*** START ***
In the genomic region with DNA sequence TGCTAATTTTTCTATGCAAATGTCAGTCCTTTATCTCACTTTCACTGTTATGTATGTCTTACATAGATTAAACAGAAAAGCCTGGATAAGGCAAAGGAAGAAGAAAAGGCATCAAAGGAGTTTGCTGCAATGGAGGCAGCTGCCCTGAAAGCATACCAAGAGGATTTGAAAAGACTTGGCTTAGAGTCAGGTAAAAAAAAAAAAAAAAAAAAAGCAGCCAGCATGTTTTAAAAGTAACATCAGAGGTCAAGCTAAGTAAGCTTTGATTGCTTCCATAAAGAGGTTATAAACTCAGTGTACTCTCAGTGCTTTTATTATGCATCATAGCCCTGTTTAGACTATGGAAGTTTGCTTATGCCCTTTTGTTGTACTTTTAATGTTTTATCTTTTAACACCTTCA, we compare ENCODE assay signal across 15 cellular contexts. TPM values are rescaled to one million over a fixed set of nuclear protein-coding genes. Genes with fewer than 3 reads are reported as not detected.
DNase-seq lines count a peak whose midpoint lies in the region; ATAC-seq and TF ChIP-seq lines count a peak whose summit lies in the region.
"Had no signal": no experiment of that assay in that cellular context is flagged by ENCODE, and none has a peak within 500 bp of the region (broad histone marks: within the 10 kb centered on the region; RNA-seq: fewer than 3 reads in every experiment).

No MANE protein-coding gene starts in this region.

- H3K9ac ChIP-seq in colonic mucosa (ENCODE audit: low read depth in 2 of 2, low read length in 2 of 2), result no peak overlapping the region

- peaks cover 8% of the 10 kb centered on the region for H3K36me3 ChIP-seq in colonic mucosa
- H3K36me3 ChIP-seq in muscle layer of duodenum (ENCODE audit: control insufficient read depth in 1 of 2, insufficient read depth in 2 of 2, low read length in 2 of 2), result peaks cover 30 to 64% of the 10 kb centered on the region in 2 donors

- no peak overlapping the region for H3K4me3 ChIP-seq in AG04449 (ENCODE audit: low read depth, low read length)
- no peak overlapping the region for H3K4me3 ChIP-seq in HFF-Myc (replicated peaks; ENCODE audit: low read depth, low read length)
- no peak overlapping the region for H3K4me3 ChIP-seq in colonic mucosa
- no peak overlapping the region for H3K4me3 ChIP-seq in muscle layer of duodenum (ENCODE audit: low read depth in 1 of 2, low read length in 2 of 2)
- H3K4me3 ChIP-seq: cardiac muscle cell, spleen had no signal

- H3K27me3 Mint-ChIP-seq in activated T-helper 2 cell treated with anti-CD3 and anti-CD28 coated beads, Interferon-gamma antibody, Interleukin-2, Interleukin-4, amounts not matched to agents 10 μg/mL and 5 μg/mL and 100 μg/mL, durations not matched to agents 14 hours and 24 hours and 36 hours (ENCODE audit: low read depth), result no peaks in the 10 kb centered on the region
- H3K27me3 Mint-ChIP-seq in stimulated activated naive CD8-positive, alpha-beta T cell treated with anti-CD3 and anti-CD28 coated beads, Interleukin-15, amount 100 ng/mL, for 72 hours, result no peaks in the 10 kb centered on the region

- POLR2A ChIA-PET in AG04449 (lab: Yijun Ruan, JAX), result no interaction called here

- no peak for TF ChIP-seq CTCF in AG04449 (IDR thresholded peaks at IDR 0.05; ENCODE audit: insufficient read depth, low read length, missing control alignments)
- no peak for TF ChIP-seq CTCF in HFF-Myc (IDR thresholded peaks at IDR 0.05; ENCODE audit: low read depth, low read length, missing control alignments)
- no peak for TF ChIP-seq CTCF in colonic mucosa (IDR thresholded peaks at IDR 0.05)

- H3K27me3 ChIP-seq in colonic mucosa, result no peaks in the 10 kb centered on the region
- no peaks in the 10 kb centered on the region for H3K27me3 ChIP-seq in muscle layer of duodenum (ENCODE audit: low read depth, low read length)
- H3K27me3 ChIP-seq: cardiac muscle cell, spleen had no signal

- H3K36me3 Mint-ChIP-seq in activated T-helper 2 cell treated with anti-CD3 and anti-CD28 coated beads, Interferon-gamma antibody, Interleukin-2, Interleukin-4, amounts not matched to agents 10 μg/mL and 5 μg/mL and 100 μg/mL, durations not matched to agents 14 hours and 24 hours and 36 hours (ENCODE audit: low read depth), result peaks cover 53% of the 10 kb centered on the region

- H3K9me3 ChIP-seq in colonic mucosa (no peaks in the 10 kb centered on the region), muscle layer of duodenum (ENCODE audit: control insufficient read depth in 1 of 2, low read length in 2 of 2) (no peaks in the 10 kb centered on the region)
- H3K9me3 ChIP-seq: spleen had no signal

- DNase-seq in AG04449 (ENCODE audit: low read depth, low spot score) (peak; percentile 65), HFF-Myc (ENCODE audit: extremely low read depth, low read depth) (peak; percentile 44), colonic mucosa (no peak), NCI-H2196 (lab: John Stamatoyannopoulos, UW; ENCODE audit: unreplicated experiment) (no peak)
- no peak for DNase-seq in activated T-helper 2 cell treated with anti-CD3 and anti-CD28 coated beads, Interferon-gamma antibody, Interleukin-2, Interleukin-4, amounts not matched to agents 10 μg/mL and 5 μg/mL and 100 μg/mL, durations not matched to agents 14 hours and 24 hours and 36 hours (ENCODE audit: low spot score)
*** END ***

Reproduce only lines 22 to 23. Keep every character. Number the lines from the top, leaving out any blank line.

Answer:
- H3K36me3 Mint-ChIP-seq in activated T-helper 2 cell treated with anti-CD3 and anti-CD28 coated beads, Interferon-gamma antibody, Interleukin-2, Interleukin-4, amounts not matched to agents 10 μg/mL and 5 μg/mL and 100 μg/mL, durations not matched to agents 14 hours and 24 hours and 36 hours (ENCODE audit: low read depth), result peaks cover 53% of the 10 kb centered on the region

- H3K9me3 ChIP-seq in colonic mucosa (no peaks in the 10 kb centered on the region), muscle layer of duodenum (ENCODE audit: control insufficient read depth in 1 of 2, low read length in 2 of 2) (no peaks in the 10 kb centered on the region)